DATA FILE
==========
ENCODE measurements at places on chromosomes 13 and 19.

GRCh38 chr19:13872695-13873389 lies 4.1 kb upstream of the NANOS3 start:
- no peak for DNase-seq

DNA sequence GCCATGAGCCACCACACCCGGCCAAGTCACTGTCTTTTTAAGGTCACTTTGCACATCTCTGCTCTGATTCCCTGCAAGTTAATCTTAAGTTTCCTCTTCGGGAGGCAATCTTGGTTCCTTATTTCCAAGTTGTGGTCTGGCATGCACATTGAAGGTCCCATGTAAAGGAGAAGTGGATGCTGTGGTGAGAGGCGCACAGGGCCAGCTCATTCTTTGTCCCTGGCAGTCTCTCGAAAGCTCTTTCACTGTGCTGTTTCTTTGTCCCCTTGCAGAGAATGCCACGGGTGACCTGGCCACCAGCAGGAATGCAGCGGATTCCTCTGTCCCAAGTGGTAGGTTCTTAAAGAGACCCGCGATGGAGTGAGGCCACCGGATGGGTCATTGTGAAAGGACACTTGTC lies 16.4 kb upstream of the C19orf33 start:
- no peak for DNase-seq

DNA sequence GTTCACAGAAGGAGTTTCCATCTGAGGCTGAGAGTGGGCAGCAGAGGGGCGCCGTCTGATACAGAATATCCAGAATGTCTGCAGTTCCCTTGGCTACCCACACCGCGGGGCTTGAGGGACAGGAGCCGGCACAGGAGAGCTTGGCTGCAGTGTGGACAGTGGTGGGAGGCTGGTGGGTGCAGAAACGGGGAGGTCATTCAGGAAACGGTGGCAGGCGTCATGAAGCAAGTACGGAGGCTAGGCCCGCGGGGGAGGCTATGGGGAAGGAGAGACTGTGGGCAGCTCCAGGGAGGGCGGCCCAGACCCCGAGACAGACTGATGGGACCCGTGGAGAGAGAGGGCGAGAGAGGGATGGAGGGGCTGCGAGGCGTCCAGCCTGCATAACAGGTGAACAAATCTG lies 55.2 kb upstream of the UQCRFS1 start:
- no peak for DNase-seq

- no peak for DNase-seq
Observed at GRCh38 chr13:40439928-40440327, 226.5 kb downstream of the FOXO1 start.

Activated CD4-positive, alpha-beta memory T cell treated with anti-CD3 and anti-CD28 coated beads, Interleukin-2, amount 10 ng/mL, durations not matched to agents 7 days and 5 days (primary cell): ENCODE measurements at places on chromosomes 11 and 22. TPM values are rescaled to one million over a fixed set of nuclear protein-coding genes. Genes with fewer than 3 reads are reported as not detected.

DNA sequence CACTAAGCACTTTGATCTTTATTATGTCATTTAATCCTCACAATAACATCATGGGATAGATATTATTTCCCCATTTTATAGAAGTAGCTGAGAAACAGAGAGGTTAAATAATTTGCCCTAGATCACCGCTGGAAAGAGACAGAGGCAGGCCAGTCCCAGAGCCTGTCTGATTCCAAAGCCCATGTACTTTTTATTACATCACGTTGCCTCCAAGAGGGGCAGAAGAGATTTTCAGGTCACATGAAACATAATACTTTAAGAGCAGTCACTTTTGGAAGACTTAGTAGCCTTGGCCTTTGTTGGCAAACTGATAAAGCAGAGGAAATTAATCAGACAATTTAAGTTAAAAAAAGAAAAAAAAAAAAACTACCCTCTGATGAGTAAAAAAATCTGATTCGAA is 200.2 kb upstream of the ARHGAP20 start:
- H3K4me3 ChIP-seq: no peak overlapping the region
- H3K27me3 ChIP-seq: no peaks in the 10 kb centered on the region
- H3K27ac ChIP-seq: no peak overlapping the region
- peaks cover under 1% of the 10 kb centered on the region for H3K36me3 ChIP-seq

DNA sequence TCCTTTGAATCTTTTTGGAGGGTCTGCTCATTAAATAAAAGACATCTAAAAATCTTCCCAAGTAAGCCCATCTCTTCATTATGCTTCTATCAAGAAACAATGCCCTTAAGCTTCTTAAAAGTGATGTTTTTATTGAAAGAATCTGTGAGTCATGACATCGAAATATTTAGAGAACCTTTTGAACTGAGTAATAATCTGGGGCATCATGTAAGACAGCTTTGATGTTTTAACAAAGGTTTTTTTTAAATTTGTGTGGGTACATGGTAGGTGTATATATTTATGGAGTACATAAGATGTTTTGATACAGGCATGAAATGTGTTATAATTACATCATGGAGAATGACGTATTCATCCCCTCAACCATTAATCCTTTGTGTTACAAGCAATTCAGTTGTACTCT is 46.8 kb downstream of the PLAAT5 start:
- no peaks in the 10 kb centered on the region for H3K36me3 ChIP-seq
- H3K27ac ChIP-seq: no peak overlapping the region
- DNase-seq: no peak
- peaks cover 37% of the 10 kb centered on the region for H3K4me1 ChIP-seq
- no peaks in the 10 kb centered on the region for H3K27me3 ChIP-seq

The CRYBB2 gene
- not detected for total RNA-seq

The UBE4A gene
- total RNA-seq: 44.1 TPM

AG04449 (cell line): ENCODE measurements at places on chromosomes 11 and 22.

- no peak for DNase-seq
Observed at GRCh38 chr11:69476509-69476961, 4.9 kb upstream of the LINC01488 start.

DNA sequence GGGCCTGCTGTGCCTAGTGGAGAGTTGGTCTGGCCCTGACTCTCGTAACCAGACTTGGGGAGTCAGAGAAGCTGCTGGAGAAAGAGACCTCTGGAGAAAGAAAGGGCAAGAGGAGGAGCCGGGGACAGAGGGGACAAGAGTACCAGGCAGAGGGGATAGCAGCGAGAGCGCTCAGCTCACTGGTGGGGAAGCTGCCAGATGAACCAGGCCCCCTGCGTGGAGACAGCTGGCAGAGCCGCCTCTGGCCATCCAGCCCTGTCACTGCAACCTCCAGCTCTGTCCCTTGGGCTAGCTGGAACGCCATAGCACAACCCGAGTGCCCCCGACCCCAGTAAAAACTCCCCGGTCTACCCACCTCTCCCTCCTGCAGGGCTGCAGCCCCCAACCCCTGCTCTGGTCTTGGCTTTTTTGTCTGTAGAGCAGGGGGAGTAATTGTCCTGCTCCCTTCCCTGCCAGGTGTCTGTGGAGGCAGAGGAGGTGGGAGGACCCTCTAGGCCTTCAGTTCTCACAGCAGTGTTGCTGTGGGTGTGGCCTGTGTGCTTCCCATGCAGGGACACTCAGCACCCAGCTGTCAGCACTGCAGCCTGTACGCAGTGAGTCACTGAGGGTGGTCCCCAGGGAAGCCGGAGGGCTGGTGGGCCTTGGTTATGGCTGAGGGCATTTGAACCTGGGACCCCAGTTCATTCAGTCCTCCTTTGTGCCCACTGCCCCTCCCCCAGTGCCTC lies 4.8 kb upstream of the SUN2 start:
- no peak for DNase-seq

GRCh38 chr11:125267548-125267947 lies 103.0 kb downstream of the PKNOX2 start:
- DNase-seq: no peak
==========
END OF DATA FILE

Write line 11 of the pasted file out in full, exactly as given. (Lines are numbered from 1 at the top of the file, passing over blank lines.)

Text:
DNA sequence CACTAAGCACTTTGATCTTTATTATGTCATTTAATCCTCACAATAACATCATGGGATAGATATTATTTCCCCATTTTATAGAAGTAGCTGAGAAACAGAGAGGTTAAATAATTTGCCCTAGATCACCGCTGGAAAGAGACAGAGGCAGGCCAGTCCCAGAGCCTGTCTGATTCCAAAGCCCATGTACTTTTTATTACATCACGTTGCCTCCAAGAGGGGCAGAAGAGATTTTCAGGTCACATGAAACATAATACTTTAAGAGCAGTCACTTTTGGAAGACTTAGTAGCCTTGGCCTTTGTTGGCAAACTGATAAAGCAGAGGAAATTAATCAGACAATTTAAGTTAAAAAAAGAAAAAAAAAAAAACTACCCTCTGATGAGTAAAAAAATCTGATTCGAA is 200.2 kb upstream of the ARHGAP20 start: